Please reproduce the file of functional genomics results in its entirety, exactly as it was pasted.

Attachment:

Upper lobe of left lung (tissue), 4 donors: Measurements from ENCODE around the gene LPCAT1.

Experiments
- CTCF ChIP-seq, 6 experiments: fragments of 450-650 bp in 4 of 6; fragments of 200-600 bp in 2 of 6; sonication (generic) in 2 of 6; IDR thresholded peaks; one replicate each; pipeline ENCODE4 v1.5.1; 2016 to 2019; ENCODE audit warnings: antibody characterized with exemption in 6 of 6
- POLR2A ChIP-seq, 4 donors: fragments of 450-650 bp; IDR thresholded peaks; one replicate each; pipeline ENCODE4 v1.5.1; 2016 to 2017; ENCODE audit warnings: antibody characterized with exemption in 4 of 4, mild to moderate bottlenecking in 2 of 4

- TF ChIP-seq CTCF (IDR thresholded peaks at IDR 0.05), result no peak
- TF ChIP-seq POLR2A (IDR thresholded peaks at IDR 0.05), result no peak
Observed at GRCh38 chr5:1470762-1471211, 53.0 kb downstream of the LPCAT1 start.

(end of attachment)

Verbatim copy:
Upper lobe of left lung (tissue), 4 donors: Measurements from ENCODE around the gene LPCAT1.

Experiments
- CTCF ChIP-seq, 6 experiments: fragments of 450-650 bp in 4 of 6; fragments of 200-600 bp in 2 of 6; sonication (generic) in 2 of 6; IDR thresholded peaks; one replicate each; pipeline ENCODE4 v1.5.1; 2016 to 2019; ENCODE audit warnings: antibody characterized with exemption in 6 of 6
- POLR2A ChIP-seq, 4 donors: fragments of 450-650 bp; IDR thresholded peaks; one replicate each; pipeline ENCODE4 v1.5.1; 2016 to 2017; ENCODE audit warnings: antibody characterized with exemption in 4 of 4, mild to moderate bottlenecking in 2 of 4

- TF ChIP-seq CTCF (IDR thresholded peaks at IDR 0.05), result no peak
- TF ChIP-seq POLR2A (IDR thresholded peaks at IDR 0.05), result no peak
Observed at GRCh38 chr5:1470762-1471211, 53.0 kb downstream of the LPCAT1 start.